Everyone knows a couple of things about leprechauns (aka lurachmain, lurican, leprechawn, lepracaun, leprechaun, lubberkin and lurgadhan). They’re small, tricky gingers that, if caught, will show you the money. One theory about the word’s origin is that it comes from luacharma'n (or luchorpán), the Irish word for “pygmy.” Another theory is that the word is derived from leath bhrogan, meaning “shoemaker.” Not as many people know but leprechauns usually find employment as cobblers or shoemakers. Presumably they make and repair the shoes of other faerie folk and Tuatha Dé Danann, because how else could they make money off each other if they all practice the same trade? And leprechauns make money. If you lay your eyes on one, don’t look away or they’ll vanish.
Although the Irish believe that leprechauns emigrated from the island of Fir Bolg, they’ve nonetheless become one of the most common stereotypical images of Eire, along with that Romano-British Englishman, Sanctus Patricius, whose saint day is (of course) today.
The oldest usage of the word “leprechaun” appears as lubrican in Thomas Dekker’s hit comedy of 1605, The Honest Whore, Part 2. One of the oldest known graven images of a leprechaun is an engraving from 1858. What's something of a surprise to modern society is that back then leprechauns favored natty red attire. In 1831, Samuel Lover described a leprechaun thusly: “…quite a beau in his dress, notwithstanding, for he wears a red square-cut coat, richly laced with gold, and inexpressible of the same, cocked hat, shoes and buckles.” William Butler Yeats echoed that view thirty years later when he wrote of the leprechaun, “He is something of a dandy, and dresses in a red coat with seven rows of buttons, seven buttons on each row, and wears a cocked-hat, upon whose pointed end he is wont in the north-eastern counties, according to McAnally, to spin like a top when the fit seizes him.”
It’s not clear when the modern image of the ghetty green leprechaun arose but that’s the image most of us are familiar with and the one cemented, in large part, by film, TV, video games and, of course, sugar cereal.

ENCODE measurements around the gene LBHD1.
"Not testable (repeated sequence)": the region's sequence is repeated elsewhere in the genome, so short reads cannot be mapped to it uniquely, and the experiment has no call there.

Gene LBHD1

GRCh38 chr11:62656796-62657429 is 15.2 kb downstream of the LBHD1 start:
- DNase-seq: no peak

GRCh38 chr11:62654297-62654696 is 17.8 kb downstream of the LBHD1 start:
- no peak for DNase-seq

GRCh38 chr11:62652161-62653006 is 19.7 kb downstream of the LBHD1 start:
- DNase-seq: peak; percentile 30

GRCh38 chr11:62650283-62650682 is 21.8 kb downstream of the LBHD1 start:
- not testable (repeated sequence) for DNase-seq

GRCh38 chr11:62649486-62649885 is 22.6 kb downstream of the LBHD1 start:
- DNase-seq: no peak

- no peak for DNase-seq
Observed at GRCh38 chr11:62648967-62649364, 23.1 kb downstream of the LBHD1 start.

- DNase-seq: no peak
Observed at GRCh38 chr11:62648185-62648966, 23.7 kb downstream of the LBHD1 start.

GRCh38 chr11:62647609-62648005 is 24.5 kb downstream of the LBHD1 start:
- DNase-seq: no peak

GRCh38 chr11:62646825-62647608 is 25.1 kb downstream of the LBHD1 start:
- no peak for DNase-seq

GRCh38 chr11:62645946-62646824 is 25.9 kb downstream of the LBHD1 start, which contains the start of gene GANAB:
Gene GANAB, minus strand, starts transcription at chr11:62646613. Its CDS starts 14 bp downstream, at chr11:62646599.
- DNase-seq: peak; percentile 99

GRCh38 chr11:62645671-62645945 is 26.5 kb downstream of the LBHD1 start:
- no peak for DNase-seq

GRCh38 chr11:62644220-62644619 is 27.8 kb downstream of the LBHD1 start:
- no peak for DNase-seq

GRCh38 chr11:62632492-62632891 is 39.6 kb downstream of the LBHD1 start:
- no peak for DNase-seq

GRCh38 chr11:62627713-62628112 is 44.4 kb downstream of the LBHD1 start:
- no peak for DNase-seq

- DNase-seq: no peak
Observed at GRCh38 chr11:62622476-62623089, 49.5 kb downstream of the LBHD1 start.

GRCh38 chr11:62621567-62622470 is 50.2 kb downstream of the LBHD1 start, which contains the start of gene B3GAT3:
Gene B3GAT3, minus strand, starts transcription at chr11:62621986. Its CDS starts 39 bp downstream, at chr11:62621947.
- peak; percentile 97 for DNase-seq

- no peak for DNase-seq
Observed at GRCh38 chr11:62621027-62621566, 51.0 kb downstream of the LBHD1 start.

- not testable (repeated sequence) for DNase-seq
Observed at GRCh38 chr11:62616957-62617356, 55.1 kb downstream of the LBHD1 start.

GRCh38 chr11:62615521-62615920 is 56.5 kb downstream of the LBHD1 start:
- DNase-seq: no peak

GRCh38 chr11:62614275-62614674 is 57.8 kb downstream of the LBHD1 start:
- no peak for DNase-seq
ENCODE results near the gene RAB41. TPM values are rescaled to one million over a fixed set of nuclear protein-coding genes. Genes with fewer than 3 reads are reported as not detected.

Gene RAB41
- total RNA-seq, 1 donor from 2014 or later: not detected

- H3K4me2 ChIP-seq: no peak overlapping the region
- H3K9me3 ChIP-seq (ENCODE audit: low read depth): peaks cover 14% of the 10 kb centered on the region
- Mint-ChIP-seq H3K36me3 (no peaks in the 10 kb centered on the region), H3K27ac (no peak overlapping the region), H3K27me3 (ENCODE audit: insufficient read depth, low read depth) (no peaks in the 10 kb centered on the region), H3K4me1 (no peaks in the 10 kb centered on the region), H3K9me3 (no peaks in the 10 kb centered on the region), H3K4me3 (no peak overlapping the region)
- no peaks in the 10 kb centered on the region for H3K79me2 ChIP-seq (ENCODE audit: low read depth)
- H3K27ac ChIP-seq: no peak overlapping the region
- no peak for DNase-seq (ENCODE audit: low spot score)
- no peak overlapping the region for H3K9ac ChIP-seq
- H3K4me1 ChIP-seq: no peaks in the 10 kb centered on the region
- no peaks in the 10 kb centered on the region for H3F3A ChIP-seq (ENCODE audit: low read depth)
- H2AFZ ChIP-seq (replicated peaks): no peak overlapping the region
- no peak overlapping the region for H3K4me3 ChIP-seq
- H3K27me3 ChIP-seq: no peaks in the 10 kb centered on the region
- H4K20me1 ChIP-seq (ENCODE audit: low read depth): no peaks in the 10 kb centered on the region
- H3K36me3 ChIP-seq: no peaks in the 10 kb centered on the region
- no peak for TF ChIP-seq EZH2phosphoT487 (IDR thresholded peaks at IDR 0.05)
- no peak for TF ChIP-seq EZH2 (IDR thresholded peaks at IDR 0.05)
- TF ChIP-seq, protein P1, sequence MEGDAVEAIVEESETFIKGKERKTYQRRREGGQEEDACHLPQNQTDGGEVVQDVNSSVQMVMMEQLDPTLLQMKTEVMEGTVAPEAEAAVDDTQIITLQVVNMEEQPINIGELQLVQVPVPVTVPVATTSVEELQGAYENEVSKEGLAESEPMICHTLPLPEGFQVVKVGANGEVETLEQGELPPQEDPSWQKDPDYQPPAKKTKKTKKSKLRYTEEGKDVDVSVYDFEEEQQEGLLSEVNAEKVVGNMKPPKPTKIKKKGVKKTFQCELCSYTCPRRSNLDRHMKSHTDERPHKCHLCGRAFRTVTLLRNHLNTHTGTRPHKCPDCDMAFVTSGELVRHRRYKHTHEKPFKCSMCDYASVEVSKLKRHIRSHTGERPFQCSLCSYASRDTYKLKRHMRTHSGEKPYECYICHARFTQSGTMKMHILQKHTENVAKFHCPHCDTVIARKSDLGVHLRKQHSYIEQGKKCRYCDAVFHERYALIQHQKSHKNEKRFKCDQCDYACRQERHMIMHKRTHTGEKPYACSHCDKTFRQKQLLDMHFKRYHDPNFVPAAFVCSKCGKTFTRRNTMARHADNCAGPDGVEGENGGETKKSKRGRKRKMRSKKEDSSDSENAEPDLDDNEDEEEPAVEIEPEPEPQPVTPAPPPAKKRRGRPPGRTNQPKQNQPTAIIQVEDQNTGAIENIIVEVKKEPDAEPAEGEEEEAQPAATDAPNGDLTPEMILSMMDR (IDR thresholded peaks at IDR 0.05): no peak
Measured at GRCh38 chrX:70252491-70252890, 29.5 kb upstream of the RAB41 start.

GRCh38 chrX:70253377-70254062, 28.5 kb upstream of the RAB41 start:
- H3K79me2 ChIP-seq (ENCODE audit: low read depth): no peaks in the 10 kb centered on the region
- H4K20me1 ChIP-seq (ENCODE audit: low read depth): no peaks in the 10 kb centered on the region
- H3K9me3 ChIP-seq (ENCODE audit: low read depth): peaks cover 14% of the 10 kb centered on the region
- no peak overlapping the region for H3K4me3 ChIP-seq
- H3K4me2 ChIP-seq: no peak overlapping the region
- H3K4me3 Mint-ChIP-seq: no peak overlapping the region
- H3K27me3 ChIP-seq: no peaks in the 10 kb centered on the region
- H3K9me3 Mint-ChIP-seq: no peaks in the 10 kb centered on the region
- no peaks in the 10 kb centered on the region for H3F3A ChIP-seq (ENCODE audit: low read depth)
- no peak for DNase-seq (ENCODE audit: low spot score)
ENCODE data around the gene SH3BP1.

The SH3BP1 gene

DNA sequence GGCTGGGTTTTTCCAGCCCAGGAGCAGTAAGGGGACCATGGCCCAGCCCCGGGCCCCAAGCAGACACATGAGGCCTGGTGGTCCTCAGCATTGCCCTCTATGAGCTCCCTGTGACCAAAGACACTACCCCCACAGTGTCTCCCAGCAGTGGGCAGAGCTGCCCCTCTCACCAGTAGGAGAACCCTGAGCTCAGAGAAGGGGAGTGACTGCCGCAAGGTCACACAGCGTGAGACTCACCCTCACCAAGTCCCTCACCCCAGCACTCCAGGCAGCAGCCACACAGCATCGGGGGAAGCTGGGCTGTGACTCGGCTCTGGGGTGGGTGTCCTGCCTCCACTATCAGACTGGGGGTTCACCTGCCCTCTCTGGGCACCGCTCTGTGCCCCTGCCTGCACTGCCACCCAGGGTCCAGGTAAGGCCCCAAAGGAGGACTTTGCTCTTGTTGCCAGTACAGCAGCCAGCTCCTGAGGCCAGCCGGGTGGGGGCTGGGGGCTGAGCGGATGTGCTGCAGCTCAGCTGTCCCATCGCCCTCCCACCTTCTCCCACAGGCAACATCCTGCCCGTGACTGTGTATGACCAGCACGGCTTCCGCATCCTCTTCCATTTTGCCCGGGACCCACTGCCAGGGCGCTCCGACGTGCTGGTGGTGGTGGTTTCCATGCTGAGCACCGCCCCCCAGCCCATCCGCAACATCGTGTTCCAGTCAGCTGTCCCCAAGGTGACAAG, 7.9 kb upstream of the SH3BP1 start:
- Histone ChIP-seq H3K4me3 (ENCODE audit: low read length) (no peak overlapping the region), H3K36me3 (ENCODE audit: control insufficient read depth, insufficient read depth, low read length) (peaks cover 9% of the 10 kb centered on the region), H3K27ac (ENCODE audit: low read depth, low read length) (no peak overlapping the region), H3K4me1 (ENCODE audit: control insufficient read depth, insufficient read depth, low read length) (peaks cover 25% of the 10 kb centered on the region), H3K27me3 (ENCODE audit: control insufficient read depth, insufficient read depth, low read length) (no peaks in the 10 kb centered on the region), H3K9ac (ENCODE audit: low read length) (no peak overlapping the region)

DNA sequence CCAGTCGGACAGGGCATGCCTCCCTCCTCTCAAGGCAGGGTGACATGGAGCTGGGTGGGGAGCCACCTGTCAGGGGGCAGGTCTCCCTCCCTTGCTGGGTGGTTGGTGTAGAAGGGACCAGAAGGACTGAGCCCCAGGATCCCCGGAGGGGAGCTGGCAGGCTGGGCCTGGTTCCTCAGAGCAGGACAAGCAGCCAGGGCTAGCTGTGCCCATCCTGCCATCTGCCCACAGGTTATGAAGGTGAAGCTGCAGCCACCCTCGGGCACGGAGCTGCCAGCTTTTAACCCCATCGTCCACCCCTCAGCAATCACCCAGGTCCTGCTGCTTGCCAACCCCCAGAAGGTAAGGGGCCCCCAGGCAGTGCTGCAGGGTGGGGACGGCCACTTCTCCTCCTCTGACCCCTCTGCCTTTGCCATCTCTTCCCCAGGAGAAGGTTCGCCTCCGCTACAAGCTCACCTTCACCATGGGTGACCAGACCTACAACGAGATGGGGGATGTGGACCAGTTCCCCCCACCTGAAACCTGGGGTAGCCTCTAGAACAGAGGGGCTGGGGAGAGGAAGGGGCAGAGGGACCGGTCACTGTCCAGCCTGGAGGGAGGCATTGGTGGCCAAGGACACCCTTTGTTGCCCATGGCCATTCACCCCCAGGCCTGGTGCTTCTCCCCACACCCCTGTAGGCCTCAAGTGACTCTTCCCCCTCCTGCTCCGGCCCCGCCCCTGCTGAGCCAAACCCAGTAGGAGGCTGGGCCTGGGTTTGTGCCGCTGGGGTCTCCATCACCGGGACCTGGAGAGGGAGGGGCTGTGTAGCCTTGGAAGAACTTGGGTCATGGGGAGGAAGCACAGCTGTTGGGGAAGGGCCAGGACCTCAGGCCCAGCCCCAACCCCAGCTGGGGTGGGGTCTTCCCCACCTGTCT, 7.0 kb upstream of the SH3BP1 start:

Three Wise Fools (1946), Luck of the Irish (1948), Shamrock Hill (1949),
Darby O'Gill and the Little People, Disneyland's "I Captured the King of the Leprechauns," and Droopy Leprechaun (all 1959),
Bonanza's “Hoss and the Leprechauns” (1963), Bewitched's “The Leprechaun” (1966), Finian's Rainbow (1968),
Leprechaun's Christmas Gold (1981), Leprechaun (1982), Getting Lucky (1989), Leprechaun (1993),
Leprechaun 2 (1994), Leapin' Leprechauns and Leprechaun 3 (both 1995), Leprechaun 4 - In Space (1996),
Spellbreaker (1996), Last Leprechaun and Very Unlucky Leprechaun (both 1998), Magical Legend of the Leprechauns (1999),
White Pony (1999), Leprechaun in the Hood (2000), Luck of the Irish (2001), Irish Myths and Legends (2003),
Leprechaun - Back 2 tha Hood (2003)
Not pictured: Leprechaun's Gold (1949), Shamus (1959), Legends of the Isles - Fairies (1998), the Beverly Hills 90210 episode “The Leprechauns” (1999).
The leprechaun has appeared even more often in music. In fact, there are just too many traditional songs with leprechauns to mention. There are a couple of pop songs as well, including Dino O'Dell and the Veloci-Rappers’ “Find Me a Leprechaun,” Sesame Street Gangsters’ “Gay Leprechauns,” Rosemary Clooney’s “Shaun, Shaun the Leprechaun,” Snakefinger’s “Jesus Was a Leprechaun,” Henry Mancini’s “Something for the Leprechaun,” Dixie Dregs’ “Leprechaun Promenade,” Thomas Newman’s “Leprechaun (Threesome),” The Fugs’ “Leprechaun” and the Spade Cooley/Randall Williams/Pinnacle Boys piece, “Latin Leprechaun.”